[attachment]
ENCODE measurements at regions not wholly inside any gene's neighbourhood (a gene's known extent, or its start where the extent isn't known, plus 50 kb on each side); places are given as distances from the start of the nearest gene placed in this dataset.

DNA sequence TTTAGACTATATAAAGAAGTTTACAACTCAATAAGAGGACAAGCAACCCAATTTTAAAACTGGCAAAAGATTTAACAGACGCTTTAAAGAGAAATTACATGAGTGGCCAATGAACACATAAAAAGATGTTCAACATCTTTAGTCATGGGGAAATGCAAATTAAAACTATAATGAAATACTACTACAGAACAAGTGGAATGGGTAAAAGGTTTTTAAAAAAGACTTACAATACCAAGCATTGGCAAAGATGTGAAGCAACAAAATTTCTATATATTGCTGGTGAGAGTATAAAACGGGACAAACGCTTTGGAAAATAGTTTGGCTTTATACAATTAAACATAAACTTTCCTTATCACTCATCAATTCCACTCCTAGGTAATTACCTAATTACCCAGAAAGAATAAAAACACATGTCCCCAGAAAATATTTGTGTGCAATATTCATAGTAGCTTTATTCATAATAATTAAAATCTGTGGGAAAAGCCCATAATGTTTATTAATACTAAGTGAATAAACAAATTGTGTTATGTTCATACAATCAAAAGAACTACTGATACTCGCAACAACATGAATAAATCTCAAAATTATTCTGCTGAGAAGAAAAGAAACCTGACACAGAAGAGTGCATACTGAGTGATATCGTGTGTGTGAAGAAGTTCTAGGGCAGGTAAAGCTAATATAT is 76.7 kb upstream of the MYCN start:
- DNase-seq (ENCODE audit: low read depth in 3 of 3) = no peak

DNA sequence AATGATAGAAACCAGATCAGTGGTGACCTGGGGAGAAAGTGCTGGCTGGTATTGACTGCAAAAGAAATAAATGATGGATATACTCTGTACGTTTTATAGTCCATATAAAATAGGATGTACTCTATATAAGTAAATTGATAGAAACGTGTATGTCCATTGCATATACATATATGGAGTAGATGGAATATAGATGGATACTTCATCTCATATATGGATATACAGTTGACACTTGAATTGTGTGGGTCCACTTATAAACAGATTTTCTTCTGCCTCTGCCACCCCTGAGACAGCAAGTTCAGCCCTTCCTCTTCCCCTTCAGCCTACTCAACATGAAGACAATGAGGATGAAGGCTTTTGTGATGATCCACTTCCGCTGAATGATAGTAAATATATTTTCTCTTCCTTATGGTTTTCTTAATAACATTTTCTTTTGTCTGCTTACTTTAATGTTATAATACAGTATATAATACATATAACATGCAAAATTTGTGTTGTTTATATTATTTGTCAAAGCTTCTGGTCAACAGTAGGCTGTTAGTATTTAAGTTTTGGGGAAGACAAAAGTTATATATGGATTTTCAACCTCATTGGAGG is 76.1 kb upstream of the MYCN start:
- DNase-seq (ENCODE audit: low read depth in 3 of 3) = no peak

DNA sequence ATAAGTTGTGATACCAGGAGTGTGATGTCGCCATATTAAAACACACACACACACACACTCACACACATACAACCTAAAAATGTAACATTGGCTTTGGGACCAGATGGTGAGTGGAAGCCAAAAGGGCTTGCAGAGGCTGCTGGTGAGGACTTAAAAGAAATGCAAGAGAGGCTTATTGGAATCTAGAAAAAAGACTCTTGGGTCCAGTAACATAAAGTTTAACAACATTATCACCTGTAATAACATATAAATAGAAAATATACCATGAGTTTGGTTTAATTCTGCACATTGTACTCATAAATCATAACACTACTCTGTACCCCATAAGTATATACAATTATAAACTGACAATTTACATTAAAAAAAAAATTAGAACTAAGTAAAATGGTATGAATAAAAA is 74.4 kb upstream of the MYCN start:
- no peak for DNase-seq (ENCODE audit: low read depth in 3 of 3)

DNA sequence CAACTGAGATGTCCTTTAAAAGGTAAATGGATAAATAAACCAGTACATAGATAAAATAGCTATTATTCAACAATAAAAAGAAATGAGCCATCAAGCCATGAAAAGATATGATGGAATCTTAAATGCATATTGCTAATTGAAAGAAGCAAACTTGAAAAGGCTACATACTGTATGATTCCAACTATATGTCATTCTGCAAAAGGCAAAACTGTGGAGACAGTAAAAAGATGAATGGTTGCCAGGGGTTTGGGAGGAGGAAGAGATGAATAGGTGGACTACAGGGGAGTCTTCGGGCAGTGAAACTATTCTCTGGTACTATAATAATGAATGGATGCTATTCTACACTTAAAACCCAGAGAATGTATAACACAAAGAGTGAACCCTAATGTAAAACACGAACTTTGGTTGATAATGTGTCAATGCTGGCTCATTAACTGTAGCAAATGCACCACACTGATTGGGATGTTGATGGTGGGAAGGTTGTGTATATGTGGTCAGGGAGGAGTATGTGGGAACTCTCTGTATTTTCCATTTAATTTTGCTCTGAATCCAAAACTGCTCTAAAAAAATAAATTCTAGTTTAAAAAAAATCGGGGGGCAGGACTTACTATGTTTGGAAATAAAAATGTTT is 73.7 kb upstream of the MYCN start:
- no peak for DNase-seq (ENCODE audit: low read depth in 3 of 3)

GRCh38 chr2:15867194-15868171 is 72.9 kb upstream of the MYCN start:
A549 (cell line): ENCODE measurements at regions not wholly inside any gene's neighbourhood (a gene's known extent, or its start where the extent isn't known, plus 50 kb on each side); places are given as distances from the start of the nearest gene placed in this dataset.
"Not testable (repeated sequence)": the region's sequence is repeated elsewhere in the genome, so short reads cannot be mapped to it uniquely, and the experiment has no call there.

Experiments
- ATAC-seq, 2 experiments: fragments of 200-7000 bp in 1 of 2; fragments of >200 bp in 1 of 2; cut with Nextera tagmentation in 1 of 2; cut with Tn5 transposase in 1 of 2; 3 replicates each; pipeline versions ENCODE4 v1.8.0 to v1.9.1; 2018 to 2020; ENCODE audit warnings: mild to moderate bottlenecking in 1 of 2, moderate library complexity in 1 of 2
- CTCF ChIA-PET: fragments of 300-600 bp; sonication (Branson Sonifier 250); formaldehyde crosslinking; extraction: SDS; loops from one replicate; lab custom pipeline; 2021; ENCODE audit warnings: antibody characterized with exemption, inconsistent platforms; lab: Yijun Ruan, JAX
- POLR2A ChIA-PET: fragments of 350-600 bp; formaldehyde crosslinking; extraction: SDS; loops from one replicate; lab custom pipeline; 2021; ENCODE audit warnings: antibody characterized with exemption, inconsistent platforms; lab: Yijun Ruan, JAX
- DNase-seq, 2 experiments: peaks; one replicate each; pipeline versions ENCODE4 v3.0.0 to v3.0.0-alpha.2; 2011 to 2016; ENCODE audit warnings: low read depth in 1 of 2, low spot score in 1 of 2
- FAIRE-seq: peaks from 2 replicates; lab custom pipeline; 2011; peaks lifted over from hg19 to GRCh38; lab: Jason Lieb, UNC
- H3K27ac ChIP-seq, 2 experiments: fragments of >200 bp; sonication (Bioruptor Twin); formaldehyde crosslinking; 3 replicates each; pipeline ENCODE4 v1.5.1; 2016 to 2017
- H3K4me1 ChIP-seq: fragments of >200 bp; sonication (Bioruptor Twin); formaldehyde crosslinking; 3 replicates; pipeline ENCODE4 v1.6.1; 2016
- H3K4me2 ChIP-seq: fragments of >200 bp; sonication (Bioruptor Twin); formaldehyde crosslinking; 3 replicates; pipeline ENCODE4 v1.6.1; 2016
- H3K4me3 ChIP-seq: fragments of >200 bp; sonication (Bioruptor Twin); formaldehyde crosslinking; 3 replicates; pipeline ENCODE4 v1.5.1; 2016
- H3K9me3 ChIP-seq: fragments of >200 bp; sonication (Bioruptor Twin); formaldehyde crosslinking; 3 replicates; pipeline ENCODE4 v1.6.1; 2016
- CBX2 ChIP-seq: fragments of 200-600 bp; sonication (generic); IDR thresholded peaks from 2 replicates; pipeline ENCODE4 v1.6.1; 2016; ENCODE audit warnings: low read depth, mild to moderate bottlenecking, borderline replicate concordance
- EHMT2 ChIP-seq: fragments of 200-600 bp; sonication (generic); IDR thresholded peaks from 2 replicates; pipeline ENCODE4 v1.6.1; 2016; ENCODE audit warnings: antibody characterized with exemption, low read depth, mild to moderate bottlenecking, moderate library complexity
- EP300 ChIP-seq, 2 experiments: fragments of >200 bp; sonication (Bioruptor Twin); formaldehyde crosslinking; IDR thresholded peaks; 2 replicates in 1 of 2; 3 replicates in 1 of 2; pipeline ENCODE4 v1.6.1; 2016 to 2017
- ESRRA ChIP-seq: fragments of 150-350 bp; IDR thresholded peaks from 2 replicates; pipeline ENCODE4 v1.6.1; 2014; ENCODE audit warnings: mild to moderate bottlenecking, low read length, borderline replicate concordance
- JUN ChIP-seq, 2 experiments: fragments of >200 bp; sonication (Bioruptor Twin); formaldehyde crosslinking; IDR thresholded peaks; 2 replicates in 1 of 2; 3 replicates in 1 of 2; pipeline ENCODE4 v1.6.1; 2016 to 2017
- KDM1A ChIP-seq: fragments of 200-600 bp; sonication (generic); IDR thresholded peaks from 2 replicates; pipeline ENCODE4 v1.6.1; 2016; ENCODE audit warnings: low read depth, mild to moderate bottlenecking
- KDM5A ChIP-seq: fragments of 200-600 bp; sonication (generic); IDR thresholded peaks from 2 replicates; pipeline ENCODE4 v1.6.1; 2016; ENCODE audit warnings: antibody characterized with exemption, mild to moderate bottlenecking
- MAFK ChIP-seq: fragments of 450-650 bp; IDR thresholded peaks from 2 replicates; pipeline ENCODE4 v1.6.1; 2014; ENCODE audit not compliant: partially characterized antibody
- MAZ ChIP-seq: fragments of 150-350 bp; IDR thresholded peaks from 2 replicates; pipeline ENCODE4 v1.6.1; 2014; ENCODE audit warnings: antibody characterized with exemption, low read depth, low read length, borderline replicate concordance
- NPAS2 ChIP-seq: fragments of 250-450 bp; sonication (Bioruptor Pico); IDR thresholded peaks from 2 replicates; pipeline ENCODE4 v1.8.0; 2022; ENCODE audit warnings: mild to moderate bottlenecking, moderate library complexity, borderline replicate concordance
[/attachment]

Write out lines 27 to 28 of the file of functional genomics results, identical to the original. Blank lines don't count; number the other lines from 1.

- ESRRA ChIP-seq: fragments of 150-350 bp; IDR thresholded peaks from 2 replicates; pipeline ENCODE4 v1.6.1; 2014; ENCODE audit warnings: mild to moderate bottlenecking, low read length, borderline replicate concordance
- JUN ChIP-seq, 2 experiments: fragments of >200 bp; sonication (Bioruptor Twin); formaldehyde crosslinking; IDR thresholded peaks; 2 replicates in 1 of 2; 3 replicates in 1 of 2; pipeline ENCODE4 v1.6.1; 2016 to 2017